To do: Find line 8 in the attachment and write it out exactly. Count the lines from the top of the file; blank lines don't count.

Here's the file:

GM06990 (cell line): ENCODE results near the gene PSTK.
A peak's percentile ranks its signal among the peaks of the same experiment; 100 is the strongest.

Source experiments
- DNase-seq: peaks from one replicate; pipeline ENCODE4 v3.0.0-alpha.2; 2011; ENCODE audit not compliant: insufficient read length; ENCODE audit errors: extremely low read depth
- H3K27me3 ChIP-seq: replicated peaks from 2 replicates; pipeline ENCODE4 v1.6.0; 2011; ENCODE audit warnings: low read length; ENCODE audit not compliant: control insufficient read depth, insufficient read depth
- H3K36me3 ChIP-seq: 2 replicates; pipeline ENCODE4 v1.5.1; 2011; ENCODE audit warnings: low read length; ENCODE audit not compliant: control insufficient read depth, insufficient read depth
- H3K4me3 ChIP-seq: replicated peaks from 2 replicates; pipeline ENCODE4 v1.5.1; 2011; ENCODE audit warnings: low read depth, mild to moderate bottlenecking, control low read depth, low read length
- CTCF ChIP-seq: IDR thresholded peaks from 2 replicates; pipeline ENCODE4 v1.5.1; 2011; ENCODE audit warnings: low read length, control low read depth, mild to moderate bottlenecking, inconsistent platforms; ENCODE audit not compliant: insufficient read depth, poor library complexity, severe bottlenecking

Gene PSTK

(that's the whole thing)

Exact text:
- CTCF ChIP-seq: IDR thresholded peaks from 2 replicates; pipeline ENCODE4 v1.5.1; 2011; ENCODE audit warnings: low read length, control low read depth, mild to moderate bottlenecking, inconsistent platforms; ENCODE audit not compliant: insufficient read depth, poor library complexity, severe bottlenecking